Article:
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Free Trade and the Paradox of Consumption
In a recent post, Rachel Bovard rightly defended the notion that in certain instances national security considerations should supersede free trade considerations. She specifically cited the ban on Huawei in the context of a discussion of a recent Real Clear Markets column by economist John Tamny, who makes a traditional free market case against the ban on Huawei in the US market
I’d like to discuss aspect of this debate that goes beyond the national security considerations outlined by Bovard. Regarding free trade, the theory is that the savings generated by purchasing the lowest cost import will be offset by sufficient demand elsewhere to offset the collateral damage of displaced workers. The implicit assumption is that this “good” outweighs all other considerations, even though the relative consumption problem that occurs as one person buys the lower-cost good creates a consumption equivalent to Keynes’s “paradox of thrift” – insofar as consumers fail to realize that if they all do it, then many more of them ultimately end up unemployed or underemployed.
As Tamny suggests, maximizing current consumption means purchasing the lowest priced goods at any level of quality. In that way, the volume of consumption can be increased and one’s utility maximized. Relative consumption behavior increases this behavior. One’s sense of values quickly decays when he sees his neighbors increasing their utility at his expense. The neighbor’s foreign-made flat screen TV is so nice and was so cheap that Joe decides he must have one too even though as a union member he well understands his purchase will result in a job loss in the U.S.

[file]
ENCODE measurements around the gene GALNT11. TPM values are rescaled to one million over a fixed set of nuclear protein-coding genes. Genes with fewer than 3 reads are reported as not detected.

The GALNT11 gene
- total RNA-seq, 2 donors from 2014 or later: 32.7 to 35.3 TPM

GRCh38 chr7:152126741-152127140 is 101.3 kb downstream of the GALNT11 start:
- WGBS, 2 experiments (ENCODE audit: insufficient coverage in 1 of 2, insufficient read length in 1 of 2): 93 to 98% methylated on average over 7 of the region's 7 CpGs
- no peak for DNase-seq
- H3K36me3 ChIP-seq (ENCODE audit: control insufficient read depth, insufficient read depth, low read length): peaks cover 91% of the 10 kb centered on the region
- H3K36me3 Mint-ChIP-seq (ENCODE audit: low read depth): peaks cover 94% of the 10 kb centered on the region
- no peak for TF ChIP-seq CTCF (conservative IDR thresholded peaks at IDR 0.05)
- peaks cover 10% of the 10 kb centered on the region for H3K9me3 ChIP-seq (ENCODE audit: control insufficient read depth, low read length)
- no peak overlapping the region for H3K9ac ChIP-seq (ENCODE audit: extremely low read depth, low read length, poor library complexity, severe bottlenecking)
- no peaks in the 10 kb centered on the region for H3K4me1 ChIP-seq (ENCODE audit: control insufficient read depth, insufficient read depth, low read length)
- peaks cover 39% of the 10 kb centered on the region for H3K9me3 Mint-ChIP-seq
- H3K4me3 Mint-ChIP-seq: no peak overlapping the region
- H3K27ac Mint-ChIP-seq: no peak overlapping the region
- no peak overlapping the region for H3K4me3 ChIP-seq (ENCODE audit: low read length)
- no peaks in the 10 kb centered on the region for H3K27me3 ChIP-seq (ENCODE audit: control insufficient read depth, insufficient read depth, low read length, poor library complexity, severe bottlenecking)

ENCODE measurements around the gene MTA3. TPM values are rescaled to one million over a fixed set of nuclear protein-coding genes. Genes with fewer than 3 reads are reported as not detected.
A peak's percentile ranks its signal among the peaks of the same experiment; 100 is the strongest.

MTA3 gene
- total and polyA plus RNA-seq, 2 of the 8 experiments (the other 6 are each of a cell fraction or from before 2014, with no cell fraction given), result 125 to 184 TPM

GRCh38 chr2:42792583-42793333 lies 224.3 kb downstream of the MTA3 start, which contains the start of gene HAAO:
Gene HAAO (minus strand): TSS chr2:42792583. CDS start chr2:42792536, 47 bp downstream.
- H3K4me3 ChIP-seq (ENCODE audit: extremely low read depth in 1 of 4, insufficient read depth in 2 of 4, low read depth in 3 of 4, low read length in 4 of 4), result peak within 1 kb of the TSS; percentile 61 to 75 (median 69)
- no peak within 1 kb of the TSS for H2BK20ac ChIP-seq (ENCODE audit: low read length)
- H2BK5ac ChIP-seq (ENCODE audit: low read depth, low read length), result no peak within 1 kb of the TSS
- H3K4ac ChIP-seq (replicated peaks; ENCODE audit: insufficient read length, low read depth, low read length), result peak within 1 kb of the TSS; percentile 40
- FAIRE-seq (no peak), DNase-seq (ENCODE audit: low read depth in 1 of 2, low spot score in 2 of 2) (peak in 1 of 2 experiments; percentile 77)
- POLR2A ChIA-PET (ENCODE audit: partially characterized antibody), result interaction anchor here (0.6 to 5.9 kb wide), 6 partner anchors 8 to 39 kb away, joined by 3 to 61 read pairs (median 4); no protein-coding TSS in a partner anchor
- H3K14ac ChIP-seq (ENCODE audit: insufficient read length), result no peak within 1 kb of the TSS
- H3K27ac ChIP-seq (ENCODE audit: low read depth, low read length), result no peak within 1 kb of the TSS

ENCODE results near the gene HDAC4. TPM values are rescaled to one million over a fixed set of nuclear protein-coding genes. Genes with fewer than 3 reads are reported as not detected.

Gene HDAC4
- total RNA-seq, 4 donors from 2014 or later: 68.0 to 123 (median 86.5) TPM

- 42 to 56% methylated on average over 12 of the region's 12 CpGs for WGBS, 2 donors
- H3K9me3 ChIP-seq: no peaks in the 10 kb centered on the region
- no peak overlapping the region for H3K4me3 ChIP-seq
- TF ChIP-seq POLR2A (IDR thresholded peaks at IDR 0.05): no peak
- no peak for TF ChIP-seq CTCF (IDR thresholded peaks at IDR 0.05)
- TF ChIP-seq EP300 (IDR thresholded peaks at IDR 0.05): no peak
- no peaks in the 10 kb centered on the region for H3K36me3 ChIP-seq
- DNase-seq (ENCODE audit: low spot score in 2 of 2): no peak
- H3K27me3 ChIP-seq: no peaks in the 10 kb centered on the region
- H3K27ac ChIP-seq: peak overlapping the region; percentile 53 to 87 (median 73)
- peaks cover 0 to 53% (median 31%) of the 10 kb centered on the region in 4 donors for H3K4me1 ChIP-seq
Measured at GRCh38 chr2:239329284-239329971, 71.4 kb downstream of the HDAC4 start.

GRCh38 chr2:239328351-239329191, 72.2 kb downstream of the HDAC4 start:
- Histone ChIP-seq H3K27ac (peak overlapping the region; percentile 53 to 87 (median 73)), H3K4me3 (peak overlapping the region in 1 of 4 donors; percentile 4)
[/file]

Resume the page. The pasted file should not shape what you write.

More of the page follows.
Consider a thought experiment: Imagine a country with one worker and that worker was the sole consumer. The worker would understand that by consuming foreign-made goods produced a worker overseas, he would soon have no income and, consequently, no consumption. In the real world, people want to maximize their welfare, and most do so by maximizing current consumption, which is said to be one of the benefits underlying free trade. Maximizing current consumption means purchasing the lowest-priced goods at any level of quality.
In the short run the increased standard of living offered by low-cost goods swamps the longer-term effects of chronic job losses. But extending this logic nationally, and we can see that the paradox of consumption is the idea that a rational person in a one-person world would never behave in the same way as many rational utility-maximizing individuals behave, even if many understand the possible outcome.
It is, and always has been, the government’s duty to provide for and protect its citizens. Protection of U.S. workers is long overdue and the cost of government neglect, long ignored by the champions of free trade, is huge, especially when one additionally factors in the national security considerations highlighted by Rachel Bovard in the Huawei 5G debate.Return to the Commons
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